Review: ‘Lay the Favorite’ is a Lost Bet
How can a movie about such an exciting topic as sports gambling be so dull? That’s the question I repeatedly found myself asking while watching Lay the Favorite, a film that makes the 2005 Al Pacino-Matthew McConaughey dud Two for the Money look like Rounders by comparison. The latest from Stephen Frears (The Queen, Dirty Pretty Things), it in no way, shape or form resembles the director’s finer efforts.
Based on the real-life memoir by Beth Raymer, the film follows Beth (Rebecca Hall, playing against type) — a supremely ditzy exotic dancer in rural Florida who dreams of becoming a glamorous cocktail waitress in Las Vegas. A private performance in a trailer park gone wrong hastens her exit from the greater Tallahassee area, and shortly after arriving in Vegas with her requisite pickup truck and hound in tow, she lands a job with professional gambler Dink Heimowitz (Bruce Willis).
The kind of middle-aged guy who pairs tube socks with shorts and an ugly polo, Dink is serious about his craft, going so far as to maintain a real office — Dink, Inc. — outfitted with all manner of TVs tracking the latest games and betting lines. Valued for her personable manner on the phone, way with numbers and reliabiliy when making “drops,” Beth quickly becomes a trusted component of Dink’s operation and immerses herself into her new profession. It isn’t long, however, before her skimpy wardrobe and flirtacious advances earn the wrath of Dink’s wife (Catherine Zeta-Jones), and Beth soon finds herself unemployed. She then proceeds from Las Vegas to New York and from New York to Curacao, where she eventually sets up shop in an offshore operation with Vince Vaughn (underused as a bookie distracted by the party, island lifestyle).
Despite a framework of events that has the potential to lend itself to an entertaining, breezy 94 minutes, Lay the Favorite instead plods along, making its way to its underwhelming conclusion almost out of sheer obligation. Neither the writing nor directing nor acting escape the blame.
Willis, while not always appearing in the best of films, at least tends to choose interesting roles for himself. Here, he airmails his way to a paycheck, replete with the same omnipresent look of bemusement plastered to his face. While Zeta-Jones proves capable playing a vain, shrewish trophy wife, her character isn’t given much to do. Joshua Jackson makes an appearance as a straight and narrow New York journalist roped into illegal gambling, but he emotes so little, it’s feasible to suggest the android Data from “Star Trek” could have performed as ably. And while Hall deserves credit for leaving her comfort zone and playing a sleazy ditz with a chipmunk voice, it isn’t long before the novelty wears off. Her character is alternatingly irksome and unconvincing.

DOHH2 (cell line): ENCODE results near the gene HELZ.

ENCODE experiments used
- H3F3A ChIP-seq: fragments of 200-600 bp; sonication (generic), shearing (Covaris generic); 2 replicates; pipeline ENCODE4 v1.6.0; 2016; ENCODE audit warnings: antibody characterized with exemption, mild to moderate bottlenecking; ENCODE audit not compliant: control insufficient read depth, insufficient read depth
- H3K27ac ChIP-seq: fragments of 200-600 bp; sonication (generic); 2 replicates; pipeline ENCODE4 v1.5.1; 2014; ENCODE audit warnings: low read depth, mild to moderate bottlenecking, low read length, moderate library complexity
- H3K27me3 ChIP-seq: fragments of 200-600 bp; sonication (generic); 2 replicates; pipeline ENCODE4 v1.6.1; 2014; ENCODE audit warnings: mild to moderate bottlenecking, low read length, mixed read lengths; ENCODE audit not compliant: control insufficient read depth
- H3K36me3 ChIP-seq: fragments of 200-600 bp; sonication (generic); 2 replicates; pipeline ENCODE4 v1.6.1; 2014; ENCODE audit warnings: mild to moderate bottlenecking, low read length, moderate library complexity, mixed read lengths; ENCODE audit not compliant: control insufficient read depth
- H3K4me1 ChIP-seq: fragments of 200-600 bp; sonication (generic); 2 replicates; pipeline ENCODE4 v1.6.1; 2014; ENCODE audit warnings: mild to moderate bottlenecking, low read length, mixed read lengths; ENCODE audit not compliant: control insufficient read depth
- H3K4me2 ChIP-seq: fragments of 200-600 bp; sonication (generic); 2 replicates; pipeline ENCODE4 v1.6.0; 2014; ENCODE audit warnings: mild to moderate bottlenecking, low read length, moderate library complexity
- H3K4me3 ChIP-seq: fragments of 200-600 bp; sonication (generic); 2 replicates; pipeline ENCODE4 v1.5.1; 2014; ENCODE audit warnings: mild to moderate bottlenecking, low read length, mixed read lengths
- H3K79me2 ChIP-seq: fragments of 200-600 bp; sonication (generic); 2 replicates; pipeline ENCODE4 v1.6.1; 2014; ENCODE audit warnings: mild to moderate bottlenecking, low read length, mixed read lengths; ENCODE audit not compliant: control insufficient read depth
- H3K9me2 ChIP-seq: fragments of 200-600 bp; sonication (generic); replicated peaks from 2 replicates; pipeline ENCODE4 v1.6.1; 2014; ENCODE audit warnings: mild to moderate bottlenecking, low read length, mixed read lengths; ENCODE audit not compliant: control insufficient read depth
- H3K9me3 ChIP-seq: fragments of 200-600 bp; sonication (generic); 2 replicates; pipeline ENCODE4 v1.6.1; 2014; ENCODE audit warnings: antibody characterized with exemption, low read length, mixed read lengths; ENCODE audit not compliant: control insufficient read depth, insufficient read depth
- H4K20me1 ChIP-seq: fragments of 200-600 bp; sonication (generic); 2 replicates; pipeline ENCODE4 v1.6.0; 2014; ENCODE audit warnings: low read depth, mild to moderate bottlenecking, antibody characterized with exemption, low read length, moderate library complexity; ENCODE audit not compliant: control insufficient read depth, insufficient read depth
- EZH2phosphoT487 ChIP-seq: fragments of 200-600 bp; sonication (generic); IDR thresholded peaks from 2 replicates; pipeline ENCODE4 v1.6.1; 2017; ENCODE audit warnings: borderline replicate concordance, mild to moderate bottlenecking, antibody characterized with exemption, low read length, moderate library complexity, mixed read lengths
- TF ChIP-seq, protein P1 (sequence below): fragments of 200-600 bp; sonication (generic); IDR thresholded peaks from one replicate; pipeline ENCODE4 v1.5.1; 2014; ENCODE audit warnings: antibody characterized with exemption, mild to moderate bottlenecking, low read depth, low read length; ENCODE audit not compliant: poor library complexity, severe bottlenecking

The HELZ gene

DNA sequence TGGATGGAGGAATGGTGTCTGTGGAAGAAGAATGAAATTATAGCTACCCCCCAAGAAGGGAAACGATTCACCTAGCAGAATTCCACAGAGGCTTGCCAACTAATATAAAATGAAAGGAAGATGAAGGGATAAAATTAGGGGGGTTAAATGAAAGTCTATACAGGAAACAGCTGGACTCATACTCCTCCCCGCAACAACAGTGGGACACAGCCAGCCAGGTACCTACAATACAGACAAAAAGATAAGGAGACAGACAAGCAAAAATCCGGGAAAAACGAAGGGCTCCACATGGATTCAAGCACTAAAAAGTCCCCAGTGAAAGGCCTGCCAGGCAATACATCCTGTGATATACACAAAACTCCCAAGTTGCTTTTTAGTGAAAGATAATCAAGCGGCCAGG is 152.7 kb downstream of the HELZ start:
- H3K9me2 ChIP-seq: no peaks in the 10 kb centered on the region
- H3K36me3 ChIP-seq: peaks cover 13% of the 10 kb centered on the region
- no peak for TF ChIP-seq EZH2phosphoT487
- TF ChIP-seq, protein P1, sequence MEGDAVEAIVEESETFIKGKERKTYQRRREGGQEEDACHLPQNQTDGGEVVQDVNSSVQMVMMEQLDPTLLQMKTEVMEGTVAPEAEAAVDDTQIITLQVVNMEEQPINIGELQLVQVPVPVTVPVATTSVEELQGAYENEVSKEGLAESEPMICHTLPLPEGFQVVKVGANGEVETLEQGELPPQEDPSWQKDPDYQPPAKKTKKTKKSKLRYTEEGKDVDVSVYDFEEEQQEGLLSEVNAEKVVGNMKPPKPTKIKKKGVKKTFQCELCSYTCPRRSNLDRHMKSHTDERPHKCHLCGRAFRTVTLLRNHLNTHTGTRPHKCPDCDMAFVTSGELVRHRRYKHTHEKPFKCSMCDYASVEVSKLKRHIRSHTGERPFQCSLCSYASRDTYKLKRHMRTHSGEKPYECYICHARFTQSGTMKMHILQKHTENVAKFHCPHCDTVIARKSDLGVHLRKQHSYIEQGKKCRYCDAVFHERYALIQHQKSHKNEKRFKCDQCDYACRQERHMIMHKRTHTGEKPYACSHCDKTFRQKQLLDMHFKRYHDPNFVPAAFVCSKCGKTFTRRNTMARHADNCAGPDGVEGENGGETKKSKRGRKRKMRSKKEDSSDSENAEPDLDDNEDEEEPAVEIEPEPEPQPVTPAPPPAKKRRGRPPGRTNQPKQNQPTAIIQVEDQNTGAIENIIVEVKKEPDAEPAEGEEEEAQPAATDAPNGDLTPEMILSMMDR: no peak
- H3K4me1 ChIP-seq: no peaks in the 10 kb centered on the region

The movie’s final act chronicles Beth’s supposed growth as she gathers the courage to collect from a delinquent customer while steering clear of the feds. Not only does the pivotal scene consist of an underwhelming, rambling phone call, but Beth’s character has been so inconsistently sketched out by screenwriter D.V. DeVincentis throughout the picture, that her moment of outspokeness is unlikely to be received with anything more than a shrug.
Good gambling movies — Rounders, Croupier and Ocean’s 11 come to mind — all managed to give the viewer some particular insight into the realm in which their characters inhabited while also imparting a basic knowledge of the subject matter. Even Two for the Money managed that to some degree. Alas, Lay the Favorite is so focused in getting Hall’s character into her next mini-skirt that its gambling education scene consists of Willis rushing through a few lines of dialogue so quickly that only a seasoned sports bettor will make sense of it.
In many ways, Frears is to blame for this film running off the rails. While his hands-off approach worked in a film like the charming Tamara Drewe, Frears doesn’t have the acting or material behind him here, and he fails to step up and compensate for that. With its uneven tone and pacing, one also gets the sense Lay the Favorite may have suffered in the editing room as The Weinstein Company realized it had a dud on its hand and took mercy on the audience by chopping the film down to 94 minutes. It stands to reason, then, that the powers-that-be did all they could do to salvage this train wreck, dumping it on-demand in advance of what’s sure to be a limited and uneventful theatrical run.